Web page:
Fighting Like A Girl: Talking About Endometriosis

Fighting Like A Girl: Talking About Endometriosis

There's no shame in being honest, especially when it brings awareness about a disorder that is rarely talked about.

About four months ago, I found out that I am at risk of developing endometriosis, if it hasn't developed already.

The news came suddenly when my estranged mother responded to my plea for her medical history, so that I could know what to look out for later. I figured that there wouldn't be much for her to tell, that she may only tell me that her family has a history of heart disease, and I could go on my way. Looking back now, I realize how clueless of a mindset that was.

My mother was so matter of fact about it, admitting that she had a hysterectomy to combat the disorder. I was left reeling, not sure what I was allowed to feel. The things that I associated with my concept of womanhood — my period, my ovaries, my uterus — suddenly found themselves under attack, no longer personal, there in the description I found during a frantic Google search. To this day, I still haven't been diagnosed, because I'm still in denial.

I struggled with the concept the first two days after Mom told me. It seemed so rare, even though one in every 10 women suffer from the disorder, meaning that, on my college campus alone, about 1,298 girls out of the student body of 21,634 students are suffering (assuming that the male to female ratio is 2 to 3). It seemed so implausible that something that lines my uterus, makes it possible for me to have a baby, could be growing where it shouldn't be and causing me pain.

For the first two days, my mind was just a gif of Jessica Day from "New Girl": "I was sabotaged by my baby box."

Then on the third day, Lena Dunham of "Girls" fame wrote about her life with endometriosis. I wish I could say that the sky cleared, the sun shone, that all was bright and beautiful again. I wish I could say that her article brought me comfort and solace. But the article and her honesty was just the beginning of me paying attention.

As someone who suffers painful cramps that keep me sidelined two to three days during my period, I hadn't thought about a disorder as the cause. I was told that bad cramps were a badge of honor ever since my first period, that I was "becoming a woman." Even when the pain has me nauseous and unable to move, I still think, "It's okay, could be worse."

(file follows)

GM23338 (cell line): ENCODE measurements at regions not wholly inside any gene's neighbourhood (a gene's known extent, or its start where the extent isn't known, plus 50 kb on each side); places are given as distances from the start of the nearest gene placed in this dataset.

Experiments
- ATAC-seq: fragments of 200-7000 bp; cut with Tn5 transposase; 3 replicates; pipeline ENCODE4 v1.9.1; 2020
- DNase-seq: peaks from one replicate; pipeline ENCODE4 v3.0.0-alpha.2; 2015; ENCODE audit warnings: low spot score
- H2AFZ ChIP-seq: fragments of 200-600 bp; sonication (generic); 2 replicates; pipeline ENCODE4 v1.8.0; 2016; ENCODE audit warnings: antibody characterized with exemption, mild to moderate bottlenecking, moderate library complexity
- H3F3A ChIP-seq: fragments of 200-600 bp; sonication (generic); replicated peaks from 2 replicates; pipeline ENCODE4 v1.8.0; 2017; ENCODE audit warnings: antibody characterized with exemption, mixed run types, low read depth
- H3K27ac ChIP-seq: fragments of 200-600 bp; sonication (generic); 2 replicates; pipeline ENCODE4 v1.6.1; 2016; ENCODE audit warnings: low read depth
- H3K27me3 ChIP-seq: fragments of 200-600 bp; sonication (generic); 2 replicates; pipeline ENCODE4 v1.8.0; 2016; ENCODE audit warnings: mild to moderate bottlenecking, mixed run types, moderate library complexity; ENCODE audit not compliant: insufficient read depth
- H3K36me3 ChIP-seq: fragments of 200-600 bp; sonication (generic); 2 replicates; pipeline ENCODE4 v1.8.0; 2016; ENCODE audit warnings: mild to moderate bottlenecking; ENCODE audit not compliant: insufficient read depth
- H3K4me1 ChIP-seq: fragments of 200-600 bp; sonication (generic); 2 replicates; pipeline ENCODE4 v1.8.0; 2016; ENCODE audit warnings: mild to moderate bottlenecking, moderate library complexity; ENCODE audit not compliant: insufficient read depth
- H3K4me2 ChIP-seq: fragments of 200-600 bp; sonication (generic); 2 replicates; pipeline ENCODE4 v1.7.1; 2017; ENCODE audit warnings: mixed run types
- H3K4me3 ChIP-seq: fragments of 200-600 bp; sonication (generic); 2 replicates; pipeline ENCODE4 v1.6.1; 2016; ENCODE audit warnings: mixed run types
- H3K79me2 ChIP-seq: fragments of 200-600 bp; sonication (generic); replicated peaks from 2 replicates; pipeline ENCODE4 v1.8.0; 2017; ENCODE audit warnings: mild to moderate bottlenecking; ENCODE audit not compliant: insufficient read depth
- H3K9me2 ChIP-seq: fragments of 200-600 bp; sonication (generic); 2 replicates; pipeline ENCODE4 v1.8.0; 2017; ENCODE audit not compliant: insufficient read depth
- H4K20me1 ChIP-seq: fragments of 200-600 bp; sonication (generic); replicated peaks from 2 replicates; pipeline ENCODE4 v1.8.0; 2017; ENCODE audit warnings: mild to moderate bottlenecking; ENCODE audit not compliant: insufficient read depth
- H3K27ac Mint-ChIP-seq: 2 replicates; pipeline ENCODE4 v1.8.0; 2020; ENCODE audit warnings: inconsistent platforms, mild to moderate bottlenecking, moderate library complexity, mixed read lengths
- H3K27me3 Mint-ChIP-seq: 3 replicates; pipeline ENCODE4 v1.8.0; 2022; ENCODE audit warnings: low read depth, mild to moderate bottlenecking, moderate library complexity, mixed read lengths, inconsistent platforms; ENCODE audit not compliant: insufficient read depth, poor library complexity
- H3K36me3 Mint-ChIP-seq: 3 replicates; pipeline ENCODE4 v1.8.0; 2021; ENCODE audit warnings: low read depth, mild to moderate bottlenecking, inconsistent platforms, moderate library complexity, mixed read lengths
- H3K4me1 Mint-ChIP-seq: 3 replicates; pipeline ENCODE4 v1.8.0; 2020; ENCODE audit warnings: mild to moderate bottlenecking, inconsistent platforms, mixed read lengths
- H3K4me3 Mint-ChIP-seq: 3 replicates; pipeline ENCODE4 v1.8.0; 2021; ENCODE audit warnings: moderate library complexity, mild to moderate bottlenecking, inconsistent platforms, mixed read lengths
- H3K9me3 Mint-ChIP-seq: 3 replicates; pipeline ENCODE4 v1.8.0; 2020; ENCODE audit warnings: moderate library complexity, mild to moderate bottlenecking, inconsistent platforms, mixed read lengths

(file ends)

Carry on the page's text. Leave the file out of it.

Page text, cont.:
Unfortunately, that kind of thinking is why many women ignore the pain, insisting that it's normal. It's the kind of thinking I've been guilty of and it's a dangerous way to think.

It's March now, and it just so happens to be dedicated to endometriosis awareness. Though I'm scared, I know that I need to visit my doctor and figure out if I, too, have the disorder. But I needed to have this conversation first, to let you know that endometriosis is a real thing, a legitimate disorder. You don't have to quietly suffer just because we live in a society where "menstruation," "ovaries" and "uterus" are seen as taboo words. True, there is no cure for endometriosis — but there is treatment, from surgery to remove the tissue to hormonal treatment via the pill or IUDs. There's still hope, and that hope is strengthened when we become aware of it.

Yes, I don't know if I have endometriosis — but my mom does. My sister might. Girls all across my college campus may be suffering in silence. The girl who sits next to you in class, who asks for notes because she couldn't make it to class due to a harsh pain around her pelvis. The girl down the hall from you, who you never see, because she's usually curled up in bed, wishing that she knew what was going on with her body.